Such cardiac resynchronization therapy has already been applied to many patients, and dramatic improvements in symptom have been confirmed. On the other hand, it has been confirmed that about 30% of all the patients as heart failure cases have exhibited no improvements in symptom even upon application of this cardiac resynchronization therapy. This is because it cannot be accurately determined whether the cause of a heart failure case is systolic dyssynchrony. An application criterion for the cardiac resynchronization therapy is that the QRS width of an electrocardiographic waveform is more than 130 msec, and the left ventricular ejection fraction (EF) is less than 35%. This criterion is, however, met by even patients who have heart failure but have no systolic dyssynchrony.

Under the circumstances, therefore, there has been developed a technique of extracting only systolic dyssynchrony by a quantitative evaluation method using an ultrasonic diagnostic apparatus. As such a technique, for example, the technique disclosed in Jpn. Pat. Appln. KOKAI Publication No. 10-262970 is known, which detects the motion velocity of the cardiac muscle (cardiac wall) and computes/analyzes the motion velocity. According to this technique, the peaks of changes with time, e.g., changes in motion velocity or displacement, at a plurality of regions of the cardiac muscle can be automatically detected. The times taken to reach these peaks from a predetermined cardiac phase are calculated, and an ultrasonic image of the cardiac muscle is colored in accordance with the calculated times. Outputting the motion state differences of the overall cardiac muscle as a color image makes it possible to visualize the differences in motion timing between the respective regions of the cardiac muscle.

The following problems, however, arise in the above conventional techniques. According to the technique disclosed in patent reference 1, the motion velocity of the cardiac muscle is computed/analyzed. However, since velocity is an instantaneous physical quantity, a change in myocardial velocity with time does not always have a peak only in accordance with the contraction state of the ventricle. In a heart failure case, in particular, it is known that the myocardial velocity has many peaks, because the cardiac muscle moves abnormally. That is, it is difficult to perform stable evaluation from a motion velocity to determine which peak is a peak indicating significant ventricular contraction.

This relationship will be described concretely with reference to FIGS. 12 and 13. In each graph, the solid line represents a change in the velocity of a region ROI 1 designated on an ultrasonic image of a portion near the left ventricle with time, and the dotted line represents a change in the velocity of a region ROI 2 with time. Each graph indicates a change in velocity in one cardiac cycle and, more specifically, a change in velocity in the interval from early-systole to end-diastole which is delimited near an R wave. FIG. 12 shows a case wherein peak detection is performed in an area (a) including the early-systole interval. At this time, the peak of the motion velocity of the ROI 1 is detected at a position tp1, and the peak of the motion velocity of the ROI 2 is detected at a position tp2. If, however, peak detection is performed in an area (b) excluding the early-systole interval as shown in FIG. 13, the peak detection result totally differs from the above. Although the peak of the motion velocity of the ROI 2 is still detected at the position tp2, the peak of the motion velocity of the ROI 1 is detected at position tp3. The ultrasonic images in FIGS. 12 and 13 are shaded in accordance with the times taken to reach the peaks. In the case shown in FIG. 12, it is observed that the septum side contracts early, and the lateral wall side contracts late. In the case shown in FIG. 13, the opposite is observed.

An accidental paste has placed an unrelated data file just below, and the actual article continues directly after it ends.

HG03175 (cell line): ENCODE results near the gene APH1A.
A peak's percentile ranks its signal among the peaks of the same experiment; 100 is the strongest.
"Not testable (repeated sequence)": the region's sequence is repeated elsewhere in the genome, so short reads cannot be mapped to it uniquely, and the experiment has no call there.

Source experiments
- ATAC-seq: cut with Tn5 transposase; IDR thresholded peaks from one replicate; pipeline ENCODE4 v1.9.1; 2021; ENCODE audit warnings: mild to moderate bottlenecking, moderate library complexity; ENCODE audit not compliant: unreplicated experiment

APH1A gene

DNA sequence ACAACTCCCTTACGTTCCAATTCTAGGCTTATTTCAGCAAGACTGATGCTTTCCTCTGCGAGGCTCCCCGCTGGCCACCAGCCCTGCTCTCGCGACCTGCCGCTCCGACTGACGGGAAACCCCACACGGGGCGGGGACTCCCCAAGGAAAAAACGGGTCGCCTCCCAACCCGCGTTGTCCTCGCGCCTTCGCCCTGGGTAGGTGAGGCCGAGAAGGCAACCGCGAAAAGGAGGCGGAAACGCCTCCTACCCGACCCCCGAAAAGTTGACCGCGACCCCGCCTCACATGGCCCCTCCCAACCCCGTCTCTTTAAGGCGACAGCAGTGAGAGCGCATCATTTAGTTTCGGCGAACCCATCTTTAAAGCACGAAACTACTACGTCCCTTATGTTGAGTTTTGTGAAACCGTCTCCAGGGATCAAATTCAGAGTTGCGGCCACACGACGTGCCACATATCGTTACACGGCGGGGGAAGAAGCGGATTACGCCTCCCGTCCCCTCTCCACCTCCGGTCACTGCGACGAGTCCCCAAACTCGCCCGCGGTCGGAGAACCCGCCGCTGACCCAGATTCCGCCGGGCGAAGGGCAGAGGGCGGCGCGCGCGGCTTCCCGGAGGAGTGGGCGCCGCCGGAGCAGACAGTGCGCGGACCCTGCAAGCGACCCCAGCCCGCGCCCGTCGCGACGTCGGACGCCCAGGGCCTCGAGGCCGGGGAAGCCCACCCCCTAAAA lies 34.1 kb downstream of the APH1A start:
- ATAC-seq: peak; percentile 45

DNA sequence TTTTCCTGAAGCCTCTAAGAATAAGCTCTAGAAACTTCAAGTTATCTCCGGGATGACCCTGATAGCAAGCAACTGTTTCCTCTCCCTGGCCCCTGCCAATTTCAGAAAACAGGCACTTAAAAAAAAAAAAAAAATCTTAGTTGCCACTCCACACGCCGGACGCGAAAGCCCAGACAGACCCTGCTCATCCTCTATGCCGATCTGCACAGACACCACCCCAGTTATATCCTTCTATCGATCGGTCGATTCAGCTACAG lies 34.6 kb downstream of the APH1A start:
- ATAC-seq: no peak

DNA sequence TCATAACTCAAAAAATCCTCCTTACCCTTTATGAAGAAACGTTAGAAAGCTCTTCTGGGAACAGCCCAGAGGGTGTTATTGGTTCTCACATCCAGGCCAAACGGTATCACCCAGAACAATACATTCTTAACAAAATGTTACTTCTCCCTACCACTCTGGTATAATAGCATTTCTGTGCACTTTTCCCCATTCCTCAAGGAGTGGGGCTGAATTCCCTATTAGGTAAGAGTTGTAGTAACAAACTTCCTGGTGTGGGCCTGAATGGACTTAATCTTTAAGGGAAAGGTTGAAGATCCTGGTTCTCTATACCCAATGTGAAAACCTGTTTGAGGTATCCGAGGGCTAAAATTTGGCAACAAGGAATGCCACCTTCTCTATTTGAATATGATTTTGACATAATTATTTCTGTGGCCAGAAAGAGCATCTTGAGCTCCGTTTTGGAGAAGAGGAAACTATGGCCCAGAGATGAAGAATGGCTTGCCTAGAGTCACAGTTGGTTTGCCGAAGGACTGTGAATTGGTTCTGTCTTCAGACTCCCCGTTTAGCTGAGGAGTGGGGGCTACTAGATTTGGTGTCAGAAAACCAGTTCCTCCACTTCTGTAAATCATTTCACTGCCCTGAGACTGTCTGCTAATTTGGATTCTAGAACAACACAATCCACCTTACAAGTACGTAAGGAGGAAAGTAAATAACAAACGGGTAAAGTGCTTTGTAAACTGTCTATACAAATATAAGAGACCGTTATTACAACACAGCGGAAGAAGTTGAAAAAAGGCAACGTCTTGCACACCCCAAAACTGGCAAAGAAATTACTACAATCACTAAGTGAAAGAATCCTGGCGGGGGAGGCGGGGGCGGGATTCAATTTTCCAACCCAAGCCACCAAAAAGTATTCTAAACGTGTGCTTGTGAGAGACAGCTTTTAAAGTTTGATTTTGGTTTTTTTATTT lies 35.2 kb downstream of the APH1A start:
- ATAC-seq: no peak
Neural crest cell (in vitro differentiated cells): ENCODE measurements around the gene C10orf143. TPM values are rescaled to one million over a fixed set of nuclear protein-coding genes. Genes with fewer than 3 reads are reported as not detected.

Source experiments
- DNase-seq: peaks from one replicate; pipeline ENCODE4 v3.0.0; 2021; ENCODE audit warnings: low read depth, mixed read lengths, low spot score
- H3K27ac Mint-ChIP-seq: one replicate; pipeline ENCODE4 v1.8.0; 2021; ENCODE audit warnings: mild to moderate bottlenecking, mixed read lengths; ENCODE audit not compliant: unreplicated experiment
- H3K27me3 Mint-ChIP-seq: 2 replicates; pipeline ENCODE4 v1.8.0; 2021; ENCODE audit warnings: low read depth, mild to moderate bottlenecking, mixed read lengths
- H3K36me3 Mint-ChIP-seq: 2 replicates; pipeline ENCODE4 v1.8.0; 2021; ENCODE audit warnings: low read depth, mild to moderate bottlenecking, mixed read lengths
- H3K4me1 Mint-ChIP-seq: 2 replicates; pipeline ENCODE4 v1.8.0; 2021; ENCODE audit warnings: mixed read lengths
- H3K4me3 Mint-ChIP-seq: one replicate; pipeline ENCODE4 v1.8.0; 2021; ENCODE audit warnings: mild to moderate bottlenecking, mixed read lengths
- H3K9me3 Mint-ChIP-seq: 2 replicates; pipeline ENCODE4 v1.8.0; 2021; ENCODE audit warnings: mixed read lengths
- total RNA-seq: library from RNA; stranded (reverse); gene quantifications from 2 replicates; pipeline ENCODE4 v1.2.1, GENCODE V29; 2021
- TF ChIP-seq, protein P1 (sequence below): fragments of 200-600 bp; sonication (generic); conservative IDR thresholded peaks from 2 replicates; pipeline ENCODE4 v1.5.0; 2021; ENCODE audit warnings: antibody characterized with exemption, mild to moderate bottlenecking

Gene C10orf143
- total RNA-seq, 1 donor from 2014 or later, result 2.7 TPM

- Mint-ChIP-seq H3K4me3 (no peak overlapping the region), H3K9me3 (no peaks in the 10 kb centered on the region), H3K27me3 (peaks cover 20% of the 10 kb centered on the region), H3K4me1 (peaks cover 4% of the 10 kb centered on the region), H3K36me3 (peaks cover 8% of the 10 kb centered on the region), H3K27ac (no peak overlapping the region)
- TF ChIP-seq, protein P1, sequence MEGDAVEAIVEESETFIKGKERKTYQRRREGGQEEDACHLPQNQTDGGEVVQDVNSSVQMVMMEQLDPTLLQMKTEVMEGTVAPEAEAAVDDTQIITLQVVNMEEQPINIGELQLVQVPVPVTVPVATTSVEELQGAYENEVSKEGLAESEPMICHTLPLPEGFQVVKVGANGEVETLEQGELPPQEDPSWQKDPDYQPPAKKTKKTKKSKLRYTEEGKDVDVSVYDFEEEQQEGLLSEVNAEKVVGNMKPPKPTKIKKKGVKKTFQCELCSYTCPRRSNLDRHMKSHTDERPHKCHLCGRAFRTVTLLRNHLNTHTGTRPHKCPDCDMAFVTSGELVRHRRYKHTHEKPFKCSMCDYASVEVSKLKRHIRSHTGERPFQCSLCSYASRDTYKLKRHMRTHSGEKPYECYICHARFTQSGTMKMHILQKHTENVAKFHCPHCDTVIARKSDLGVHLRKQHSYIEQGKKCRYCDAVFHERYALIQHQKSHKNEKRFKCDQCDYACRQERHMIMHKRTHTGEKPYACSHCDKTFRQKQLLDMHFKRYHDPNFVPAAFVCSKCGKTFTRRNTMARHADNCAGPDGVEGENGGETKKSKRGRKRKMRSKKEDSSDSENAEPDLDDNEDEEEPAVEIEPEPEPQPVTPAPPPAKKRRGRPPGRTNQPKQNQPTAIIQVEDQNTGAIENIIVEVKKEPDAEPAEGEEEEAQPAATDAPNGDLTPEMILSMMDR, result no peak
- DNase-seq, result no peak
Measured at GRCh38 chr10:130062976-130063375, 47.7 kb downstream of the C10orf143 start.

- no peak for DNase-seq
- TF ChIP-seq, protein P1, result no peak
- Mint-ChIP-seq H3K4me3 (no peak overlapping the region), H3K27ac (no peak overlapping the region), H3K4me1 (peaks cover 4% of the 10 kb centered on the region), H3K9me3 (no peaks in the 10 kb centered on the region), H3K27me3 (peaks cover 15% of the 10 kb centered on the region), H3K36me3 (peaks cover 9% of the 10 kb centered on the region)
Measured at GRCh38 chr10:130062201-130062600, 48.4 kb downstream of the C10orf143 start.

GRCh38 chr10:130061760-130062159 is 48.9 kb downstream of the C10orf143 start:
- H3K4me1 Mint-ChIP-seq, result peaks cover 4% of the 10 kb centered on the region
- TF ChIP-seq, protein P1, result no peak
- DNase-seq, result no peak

According to the technique disclosed in patent reference 1, therefore, since the possibility of erroneously detecting a peak indicating significant contraction in a heart failure case is high, it is difficult to reliably detect systolic dyssynchrony.

BRIEF SUMMARY OF THE INVENTION

The present invention has been made in consideration of the above problems, and has as its object to provide a medical image processing apparatus which allows correct comprehension of the motion state of a tissue in a subject to be examined, and a control program for the medical image processing apparatus.

According to an aspect of the present invention, there is provided an ultrasonic image processing apparatus comprising a motion information computation unit which acquires motion information of a tissue at a plurality of positions in a subject to be examined which is obtained by transmission/reception of ultrasonic waves, a time computation unit which acquires a predetermined motion timing of the subject on the basis of the motion information of the tissue, and a display control unit which generates a first image indicating information associated with the predetermined motion timing.

According to another aspect of the present invention, there is provided an ultrasonic image processing method comprising acquiring motion information of a tissue at a plurality of positions in a subject to be examined which are obtained by transmission/reception of ultrasonic waves, acquiring a predetermined motion timing of the subject on the basis of the motion information of the tissue, and generating a first image for indicating information associated with the predetermined motion timing.